The Blood of Brooklyn

Behold! This bold red brick building in Brooklyn. It is known as the Brooklyn Historical Society. Just this week I paid the building my first of many visits. The BHS(Brooklyn Historical Society) holds the nationally recognized Othmer Library. My class and I  were fortunate enough to spent our time there carefully studying Brooklyn from its roots to  its present by looking at different primary sources of information. Out of photographs, atlas’ and letters, my group studied the photographs. As we looked through them, we learned to gather information from the details surrounding the main subject of the photograph. By asking the basic, who? what? where? when? and why? we recovered knowledge about how the people of Brooklyn and the Brooklyn Navy Yard shaped the life of the borough. Essentially what brought life to the borough were the people, like blood to a body.This was the first time I really understood how a picture is worth a thousand words.

The building itself is worth a mountain of words. Its front and sides facades, its “faces”, interestingly enough, have faces on them. All of which I only guessed one correctly, Shakespeare. The other faces, Michelangelo, Beethoven and Guttenburg are  a clear sign that this building has some powerful history stored inside. As we made our way up the stairs to the library they released a string of sounds that spoke with the strain of of old age. Nothing speaks history the way creaky wooden boards do. Wood was one of the main materials used inside the building. Especially in he library where wooden columns held up a wooden balcony on which wooden bookcases stood. I enjoyed the overall experience in the BHS. It is pleasing to go somewhere not knowing what to expect and come out with a handful of information that helps us better understand how the world takes it shape around us.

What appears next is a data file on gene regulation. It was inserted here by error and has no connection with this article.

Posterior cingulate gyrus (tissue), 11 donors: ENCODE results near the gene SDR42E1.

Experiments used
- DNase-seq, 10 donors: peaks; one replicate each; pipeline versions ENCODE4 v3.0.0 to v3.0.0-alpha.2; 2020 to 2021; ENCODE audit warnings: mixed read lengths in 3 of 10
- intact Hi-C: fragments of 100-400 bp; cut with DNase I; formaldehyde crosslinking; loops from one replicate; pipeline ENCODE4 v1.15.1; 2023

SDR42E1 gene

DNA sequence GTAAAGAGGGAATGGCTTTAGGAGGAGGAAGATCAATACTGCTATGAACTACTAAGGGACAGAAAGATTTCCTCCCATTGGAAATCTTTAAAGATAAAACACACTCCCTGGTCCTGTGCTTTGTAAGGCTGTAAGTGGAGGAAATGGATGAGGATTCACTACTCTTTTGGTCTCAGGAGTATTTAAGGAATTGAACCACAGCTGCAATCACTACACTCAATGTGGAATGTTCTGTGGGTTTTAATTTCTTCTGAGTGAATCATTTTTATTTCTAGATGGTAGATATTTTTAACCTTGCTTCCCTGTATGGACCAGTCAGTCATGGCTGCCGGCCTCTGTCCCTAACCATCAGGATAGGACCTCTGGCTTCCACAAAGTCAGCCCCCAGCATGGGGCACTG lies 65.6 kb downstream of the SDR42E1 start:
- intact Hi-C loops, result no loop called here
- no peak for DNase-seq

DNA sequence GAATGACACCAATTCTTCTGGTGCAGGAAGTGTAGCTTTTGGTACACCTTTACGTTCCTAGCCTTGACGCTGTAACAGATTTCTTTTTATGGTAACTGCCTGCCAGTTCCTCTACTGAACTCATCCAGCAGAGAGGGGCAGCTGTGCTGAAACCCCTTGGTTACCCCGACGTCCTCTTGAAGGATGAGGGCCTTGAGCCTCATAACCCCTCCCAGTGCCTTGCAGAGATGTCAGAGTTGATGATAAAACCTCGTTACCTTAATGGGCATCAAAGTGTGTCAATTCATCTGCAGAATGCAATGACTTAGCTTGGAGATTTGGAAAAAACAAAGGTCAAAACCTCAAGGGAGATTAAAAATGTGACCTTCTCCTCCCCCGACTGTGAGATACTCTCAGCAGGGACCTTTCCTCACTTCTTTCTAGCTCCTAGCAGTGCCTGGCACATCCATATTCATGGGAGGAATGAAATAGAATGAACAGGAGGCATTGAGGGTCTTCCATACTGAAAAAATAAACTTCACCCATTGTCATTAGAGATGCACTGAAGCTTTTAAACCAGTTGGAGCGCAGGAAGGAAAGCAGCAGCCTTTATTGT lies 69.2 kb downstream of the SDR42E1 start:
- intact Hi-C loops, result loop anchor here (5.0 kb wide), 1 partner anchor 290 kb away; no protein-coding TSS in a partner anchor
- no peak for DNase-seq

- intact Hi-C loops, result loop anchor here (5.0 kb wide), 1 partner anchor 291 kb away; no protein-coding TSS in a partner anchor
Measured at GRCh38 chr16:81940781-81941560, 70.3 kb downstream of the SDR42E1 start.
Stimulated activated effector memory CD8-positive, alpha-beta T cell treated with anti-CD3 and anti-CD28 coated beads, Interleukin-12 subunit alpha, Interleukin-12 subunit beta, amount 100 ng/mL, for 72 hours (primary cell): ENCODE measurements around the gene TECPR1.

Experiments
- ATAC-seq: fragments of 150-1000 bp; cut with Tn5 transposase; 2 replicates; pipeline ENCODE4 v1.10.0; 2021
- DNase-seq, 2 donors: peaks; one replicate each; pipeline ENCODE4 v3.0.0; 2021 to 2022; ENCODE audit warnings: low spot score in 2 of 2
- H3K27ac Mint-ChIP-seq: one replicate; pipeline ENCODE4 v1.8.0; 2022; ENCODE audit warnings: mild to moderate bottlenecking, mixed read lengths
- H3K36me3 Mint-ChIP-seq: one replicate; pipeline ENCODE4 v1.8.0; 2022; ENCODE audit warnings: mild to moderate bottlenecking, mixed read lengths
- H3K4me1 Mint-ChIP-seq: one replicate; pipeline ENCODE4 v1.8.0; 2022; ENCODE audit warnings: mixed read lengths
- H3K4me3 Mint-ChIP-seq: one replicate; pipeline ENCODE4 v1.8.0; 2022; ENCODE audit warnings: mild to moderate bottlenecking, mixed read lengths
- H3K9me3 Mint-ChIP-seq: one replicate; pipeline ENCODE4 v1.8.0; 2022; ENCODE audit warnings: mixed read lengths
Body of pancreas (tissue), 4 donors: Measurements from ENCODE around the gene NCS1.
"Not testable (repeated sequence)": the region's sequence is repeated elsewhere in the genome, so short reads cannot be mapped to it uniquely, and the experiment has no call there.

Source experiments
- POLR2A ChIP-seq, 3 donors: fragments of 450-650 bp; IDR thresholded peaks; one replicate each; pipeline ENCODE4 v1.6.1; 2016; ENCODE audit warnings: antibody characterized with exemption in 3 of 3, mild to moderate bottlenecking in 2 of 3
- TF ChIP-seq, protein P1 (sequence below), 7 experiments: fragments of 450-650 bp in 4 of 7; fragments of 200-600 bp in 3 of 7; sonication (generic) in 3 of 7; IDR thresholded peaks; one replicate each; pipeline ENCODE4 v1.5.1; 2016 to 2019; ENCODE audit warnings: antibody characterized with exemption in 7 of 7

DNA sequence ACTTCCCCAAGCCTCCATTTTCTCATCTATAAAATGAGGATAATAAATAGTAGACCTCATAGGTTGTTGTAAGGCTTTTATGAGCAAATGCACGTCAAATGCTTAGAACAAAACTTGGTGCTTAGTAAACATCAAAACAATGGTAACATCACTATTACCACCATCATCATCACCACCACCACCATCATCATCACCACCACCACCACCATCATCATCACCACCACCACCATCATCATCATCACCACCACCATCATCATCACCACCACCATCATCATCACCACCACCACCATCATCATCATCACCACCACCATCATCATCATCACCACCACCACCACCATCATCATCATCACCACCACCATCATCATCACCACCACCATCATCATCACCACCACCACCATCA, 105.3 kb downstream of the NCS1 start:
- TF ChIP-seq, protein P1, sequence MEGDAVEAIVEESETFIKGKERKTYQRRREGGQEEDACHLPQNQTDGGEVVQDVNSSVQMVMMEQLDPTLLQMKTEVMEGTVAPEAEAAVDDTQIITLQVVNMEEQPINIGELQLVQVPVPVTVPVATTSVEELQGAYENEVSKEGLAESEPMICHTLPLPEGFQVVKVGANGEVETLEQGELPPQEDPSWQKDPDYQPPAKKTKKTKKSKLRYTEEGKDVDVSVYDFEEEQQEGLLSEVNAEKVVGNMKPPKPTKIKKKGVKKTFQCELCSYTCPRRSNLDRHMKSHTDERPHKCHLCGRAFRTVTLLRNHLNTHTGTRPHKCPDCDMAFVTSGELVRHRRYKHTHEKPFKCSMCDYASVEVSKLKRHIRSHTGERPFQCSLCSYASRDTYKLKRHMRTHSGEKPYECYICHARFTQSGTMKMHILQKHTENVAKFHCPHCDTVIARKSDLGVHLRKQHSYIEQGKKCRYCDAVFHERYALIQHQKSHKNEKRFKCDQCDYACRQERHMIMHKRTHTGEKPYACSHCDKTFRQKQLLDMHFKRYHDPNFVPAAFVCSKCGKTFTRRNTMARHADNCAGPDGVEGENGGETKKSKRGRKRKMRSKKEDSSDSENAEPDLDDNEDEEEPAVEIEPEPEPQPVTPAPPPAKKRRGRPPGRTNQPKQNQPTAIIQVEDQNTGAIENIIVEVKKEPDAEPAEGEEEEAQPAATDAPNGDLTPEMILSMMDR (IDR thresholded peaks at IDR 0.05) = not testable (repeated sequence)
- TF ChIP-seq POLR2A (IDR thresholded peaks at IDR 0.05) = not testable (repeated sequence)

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4 Responses to The Blood of Brooklyn

  1. Eliza B. says:

    It is often said that “pictures say thousands of words,” and I like that you realized this by asking questions. When asking questions you can see the story the photo was portraying. I experience this also with Lucy’s letter, not just by what she wrote but what she wrote on and the physical aspect of the letter. You can see Lucy’s thoughts while writing the letter to her husband.

  2. Freddy H says:

    Wow! Extremely well written. Your first sentence grasped me into actually reading your post. “Behold!” was an excellent way to start off your post. I also like the simile used to describe the life brought to Brooklyn. As well as when you mentioned the facade and the faces very very clever. Great post!

  3. Miguel says:

    This post and the most recent comment had me thinking we all had mirror image experiences at the Brooklyn Historical Society. I truly agree “picture has a thousand words,” because this is the source where we get our questions from. I too was in the group that had the privilege to see those photographs, and remember how the librarian stressed the importance of asking questions as one leads to another.

    • ronnyandread says:

      Isn’t it interesting how a theme in “Reading Lucy” was how peoples lives are more similar than they seem regardless of the age live they in? Even though we looked at Brooklyn from different aspects we all got that same feeling that we could connect with the people of Brooklyn at that time by mere pictures, maps, and letters.

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